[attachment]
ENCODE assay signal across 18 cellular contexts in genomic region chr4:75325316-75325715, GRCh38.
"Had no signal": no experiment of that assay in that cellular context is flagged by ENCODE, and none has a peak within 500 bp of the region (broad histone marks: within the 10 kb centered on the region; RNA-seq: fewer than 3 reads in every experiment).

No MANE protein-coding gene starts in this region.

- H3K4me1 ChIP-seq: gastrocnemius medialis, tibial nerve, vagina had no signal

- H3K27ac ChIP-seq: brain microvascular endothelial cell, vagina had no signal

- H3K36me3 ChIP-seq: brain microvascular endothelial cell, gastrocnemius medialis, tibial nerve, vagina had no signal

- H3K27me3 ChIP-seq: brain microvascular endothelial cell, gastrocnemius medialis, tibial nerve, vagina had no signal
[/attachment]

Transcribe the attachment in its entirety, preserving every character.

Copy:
ENCODE assay signal across 18 cellular contexts in genomic region chr4:75325316-75325715, GRCh38.
"Had no signal": no experiment of that assay in that cellular context is flagged by ENCODE, and none has a peak within 500 bp of the region (broad histone marks: within the 10 kb centered on the region; RNA-seq: fewer than 3 reads in every experiment).

No MANE protein-coding gene starts in this region.

- H3K4me1 ChIP-seq: gastrocnemius medialis, tibial nerve, vagina had no signal

- H3K27ac ChIP-seq: brain microvascular endothelial cell, vagina had no signal

- H3K36me3 ChIP-seq: brain microvascular endothelial cell, gastrocnemius medialis, tibial nerve, vagina had no signal

- H3K27me3 ChIP-seq: brain microvascular endothelial cell, gastrocnemius medialis, tibial nerve, vagina had no signal